Superstar Joe Abruzzese: 'Survivor's' win-win mentality scores big

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CBS-TV's hit "Survivor" splashed onto TV screens in June, but behind the scenes the network worked furiously on marketing the show almost a year before its debut.

Although Viacom's CBS made it look easy, it was this exceptionally early, integrated marketing effort involving the entire network that positioned "Survivor" to succeed even before the first contestant was voted off the island.

"We wanted to do some original programming, which was very expensive, and [CBS President-CEO] Les Moonves said if we got the funding for it ahead of time, we could do this," says Joe Abruzzese, president of sales at CBS-TV.


After fishing around for a variety of ideas, CBS settled on "Survivor," created by reality TV impresario Mark Burnett, putting 16 strangers on an island where they are forced to eat bugs and spear their own fish, among other challenges. During each episode, one person was voted off with the final survivor winning $1 million.

The idea was infectiously catchy and CBS bet it could sell enough category-exclusive sponsorships to charter advertisers far in advance to finance the show's costly production.

To make the somewhat steep price tag for a new series easier to swallow (advertiser packages were estimated at $3.7 million each), CBS offered sponsors an unusual degree of in-program product placement and gave each the right to use "Survivor" imagery in its own advertising. CBS also planned an unprecedented multimedia marketing and public relations assault surrounding the show.

"We asked sponsors to pay a lot for an unknown commodity, but it turned out to be one of the best bargains in TV history," says Mr. Abruzzese, noting that "Survivor" is one of only a few programs in his 20 years' experience whose ratings have rocketed so far beyond expectations.

The CBS sales team led by Mr. Abruzzese included JoAnn Ross, Linda Rene and Chris Simon; they hit the streets in June 1999 looking for sponsors. By October, nine were committed: Anheuser-Busch's Bud Light; Ericsson Mobile Phones; Frito-Lay's Doritos; General Motors Corp.'s Pontiac division for its new Aztek; Reebok International; Target Stores; Schering-Plough Corp.'s Dr. Scholl's; the U.S. Army; and Visa USA.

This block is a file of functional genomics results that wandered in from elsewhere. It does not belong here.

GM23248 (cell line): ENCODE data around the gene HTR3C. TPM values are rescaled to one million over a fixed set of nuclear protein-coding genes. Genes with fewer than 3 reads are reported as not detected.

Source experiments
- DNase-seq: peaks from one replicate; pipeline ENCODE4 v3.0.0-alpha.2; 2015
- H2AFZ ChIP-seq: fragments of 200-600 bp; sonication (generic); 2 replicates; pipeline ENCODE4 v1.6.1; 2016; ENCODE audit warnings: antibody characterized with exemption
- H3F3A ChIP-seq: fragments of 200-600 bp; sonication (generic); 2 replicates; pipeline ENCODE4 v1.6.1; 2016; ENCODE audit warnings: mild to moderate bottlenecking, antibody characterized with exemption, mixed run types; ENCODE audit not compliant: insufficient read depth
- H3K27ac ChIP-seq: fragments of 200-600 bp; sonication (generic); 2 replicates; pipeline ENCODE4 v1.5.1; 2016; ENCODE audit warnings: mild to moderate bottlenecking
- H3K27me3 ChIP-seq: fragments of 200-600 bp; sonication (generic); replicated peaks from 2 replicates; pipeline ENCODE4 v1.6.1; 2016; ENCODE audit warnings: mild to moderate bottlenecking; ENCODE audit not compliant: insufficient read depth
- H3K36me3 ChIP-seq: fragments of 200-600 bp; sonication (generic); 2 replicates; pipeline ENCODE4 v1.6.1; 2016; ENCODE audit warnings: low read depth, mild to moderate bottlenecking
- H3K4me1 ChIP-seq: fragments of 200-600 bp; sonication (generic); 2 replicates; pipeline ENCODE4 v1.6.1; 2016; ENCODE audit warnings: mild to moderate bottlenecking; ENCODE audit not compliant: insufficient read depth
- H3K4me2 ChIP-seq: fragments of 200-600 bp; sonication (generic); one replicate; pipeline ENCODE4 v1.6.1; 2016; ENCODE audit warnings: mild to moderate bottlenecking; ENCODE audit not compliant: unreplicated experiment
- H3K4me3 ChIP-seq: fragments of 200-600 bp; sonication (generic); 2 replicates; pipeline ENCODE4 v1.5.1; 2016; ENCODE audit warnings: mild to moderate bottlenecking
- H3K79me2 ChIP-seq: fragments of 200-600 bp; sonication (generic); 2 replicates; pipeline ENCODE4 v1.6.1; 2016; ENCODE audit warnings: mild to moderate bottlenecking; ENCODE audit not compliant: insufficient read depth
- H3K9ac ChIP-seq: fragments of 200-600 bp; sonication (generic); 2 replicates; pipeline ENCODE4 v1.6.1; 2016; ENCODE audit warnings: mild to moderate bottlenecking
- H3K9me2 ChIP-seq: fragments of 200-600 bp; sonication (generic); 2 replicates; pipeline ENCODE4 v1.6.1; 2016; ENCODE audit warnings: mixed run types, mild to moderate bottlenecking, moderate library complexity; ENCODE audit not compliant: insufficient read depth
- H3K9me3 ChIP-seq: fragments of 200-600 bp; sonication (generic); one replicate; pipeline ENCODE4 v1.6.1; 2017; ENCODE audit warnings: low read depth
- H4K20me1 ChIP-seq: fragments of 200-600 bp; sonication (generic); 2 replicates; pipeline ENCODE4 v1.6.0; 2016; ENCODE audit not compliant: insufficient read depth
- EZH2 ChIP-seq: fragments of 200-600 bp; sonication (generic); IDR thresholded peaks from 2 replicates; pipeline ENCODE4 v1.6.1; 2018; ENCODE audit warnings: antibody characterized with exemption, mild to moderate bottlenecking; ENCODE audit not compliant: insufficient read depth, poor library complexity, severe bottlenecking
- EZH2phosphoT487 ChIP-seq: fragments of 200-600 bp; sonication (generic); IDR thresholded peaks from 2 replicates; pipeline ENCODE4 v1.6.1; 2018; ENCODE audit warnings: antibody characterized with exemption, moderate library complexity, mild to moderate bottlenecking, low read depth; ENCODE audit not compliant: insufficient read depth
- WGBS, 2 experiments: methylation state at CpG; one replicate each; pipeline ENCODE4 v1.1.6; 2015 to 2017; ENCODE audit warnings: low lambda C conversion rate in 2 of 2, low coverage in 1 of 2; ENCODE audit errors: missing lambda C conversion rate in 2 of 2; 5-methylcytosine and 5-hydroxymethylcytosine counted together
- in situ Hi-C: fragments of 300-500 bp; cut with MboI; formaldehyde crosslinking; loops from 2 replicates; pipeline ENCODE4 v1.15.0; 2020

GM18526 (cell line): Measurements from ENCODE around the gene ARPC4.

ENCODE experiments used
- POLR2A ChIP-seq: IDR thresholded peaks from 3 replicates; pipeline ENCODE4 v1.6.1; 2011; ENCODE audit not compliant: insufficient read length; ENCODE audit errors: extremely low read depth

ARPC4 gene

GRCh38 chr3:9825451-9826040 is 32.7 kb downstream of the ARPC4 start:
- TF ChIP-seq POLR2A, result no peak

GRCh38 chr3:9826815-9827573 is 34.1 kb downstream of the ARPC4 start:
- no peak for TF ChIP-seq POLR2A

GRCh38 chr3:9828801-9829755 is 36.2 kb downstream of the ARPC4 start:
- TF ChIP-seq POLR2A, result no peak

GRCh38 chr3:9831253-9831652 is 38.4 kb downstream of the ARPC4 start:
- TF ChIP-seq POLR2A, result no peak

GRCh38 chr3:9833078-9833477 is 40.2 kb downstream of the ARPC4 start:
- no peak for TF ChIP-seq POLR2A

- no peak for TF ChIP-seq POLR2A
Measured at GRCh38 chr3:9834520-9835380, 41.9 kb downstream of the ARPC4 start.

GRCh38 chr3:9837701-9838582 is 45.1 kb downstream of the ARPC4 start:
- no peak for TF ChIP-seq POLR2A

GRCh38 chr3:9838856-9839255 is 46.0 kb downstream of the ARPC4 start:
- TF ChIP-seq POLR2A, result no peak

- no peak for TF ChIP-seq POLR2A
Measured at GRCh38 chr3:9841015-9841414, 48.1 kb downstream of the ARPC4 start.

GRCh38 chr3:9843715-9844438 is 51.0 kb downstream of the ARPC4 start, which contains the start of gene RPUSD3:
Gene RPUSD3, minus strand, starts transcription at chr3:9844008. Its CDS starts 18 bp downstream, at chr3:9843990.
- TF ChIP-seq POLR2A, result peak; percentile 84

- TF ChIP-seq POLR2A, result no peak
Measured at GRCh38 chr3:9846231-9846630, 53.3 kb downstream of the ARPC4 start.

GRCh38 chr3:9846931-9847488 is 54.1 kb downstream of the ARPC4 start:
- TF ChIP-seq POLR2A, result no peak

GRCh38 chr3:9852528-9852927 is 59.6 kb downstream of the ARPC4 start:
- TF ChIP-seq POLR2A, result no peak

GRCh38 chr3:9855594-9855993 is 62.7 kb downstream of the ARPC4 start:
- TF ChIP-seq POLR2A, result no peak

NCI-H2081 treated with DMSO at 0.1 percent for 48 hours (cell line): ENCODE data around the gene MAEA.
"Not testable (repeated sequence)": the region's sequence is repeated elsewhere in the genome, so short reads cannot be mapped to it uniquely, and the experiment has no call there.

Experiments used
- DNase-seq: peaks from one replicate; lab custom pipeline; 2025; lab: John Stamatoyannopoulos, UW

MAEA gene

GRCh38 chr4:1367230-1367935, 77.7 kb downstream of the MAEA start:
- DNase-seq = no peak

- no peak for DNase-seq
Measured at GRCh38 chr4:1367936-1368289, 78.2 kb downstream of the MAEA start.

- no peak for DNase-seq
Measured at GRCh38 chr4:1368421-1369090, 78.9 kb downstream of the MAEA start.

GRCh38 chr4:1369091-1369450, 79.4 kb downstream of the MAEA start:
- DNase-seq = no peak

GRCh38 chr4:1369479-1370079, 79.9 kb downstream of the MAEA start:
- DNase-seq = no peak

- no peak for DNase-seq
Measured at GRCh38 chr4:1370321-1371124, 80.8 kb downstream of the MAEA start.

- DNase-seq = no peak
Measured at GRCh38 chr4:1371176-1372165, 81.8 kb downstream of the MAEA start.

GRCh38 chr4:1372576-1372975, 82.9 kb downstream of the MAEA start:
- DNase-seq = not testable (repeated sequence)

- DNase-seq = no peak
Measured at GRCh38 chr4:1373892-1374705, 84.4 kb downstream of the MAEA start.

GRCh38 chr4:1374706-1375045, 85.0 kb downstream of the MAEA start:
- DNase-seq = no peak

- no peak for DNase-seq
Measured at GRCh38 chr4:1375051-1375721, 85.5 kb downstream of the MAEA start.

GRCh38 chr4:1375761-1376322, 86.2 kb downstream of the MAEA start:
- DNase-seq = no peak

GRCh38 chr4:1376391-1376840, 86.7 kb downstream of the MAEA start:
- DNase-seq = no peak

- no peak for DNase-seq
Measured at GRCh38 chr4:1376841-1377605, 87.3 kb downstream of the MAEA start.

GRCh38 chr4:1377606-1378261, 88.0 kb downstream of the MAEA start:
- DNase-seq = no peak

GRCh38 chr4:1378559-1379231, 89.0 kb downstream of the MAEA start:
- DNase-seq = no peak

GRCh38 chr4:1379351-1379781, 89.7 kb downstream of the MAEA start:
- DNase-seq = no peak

"We've done each of these tactics before, such as offering category exclusivity or product placement, but we never did all these tactics at once, for one show," says Mr. Abruzzese.

The deal paid off many times over when "Survivor" became one of the best-rated new series in history and sponsors benefited from the overall publicity. Some got even luckier: Target offered a parachute that was serendipitously incorporated into the show by cast members as shelter from the weather, snaring extended brand exposure.

"The Target parachute role wasn't scripted, and there were many opportunities to have products play meaningful roles in surviving," Mr. Abruzzese says.

CBS cranked up the publicity machine for "Survivor" nine months before it aired, spreading the word to draw as many potential cast members as possible to auditions.


All 16 CBS owned TV stations and more than 100 of its affiliate radio stations helped beat the drums, with Mark Burnett participating in dozens of drive-time radio programs to help generate buzz.

"Mark Burnett was tireless, calling in starting at 5:30 every morning lending his brilliance at showmanship and promotion to the early publicity," says Chris Ender, senior VP-communications for CBS Entertainment.

Thousands of consumers auditioned, fueling local and word-of-mouth curiosity about "Survivor." When the 16 cast members were chosen, CBS released videos of the contestants, sprouting feature stories on entertainment TV programs and detailed coverage in national magazines and newspapers.

Prior to the show's debut, each cast member gave press interviews in their home markets and by the time the show began airing in June, consumer interest was frenzied.

CBS was careful to lock in commitments from each contestant to grant their first interview after being booted off the island to its "Early Show," with follow-ups at the networks' other talk shows plus CBS parent Viacom's cable networks MTV and VH1, broadening exposure and boosting the company's overall ratings.

Instead of one person handling publicity for each show, which is typical for CBS programs, the network was forced to deploy six publicists working full time on "Survivor" to keep up with press demands, Mr. Ender says.


Underground publicity developed as media coverage expanded and unauthorized Web sites-such as filled with rich data about the show.

"The underground Web sites were like a pebble in our shoe, since we didn't have control over everything being said about `Survivor,' but every bit of publicity seemed to help," says Mr. Ender.

Naturally, CBS boosted the prices of sponsorship packages for "Survivor II," which debuted immediately after the Super Bowl in January-the average cost per advertiser is now estimated at more than $12 million each.

Ericsson and the U.S. Army opted out, and were replaced by Cingular and Pepsi-Cola Co.

"Each marketer lent its own creativity and energy to `Survivor,' with product placement that added to the story and enhanced the entertainment ... we wouldn't have had it any other way," says Mr. Abruzzese.

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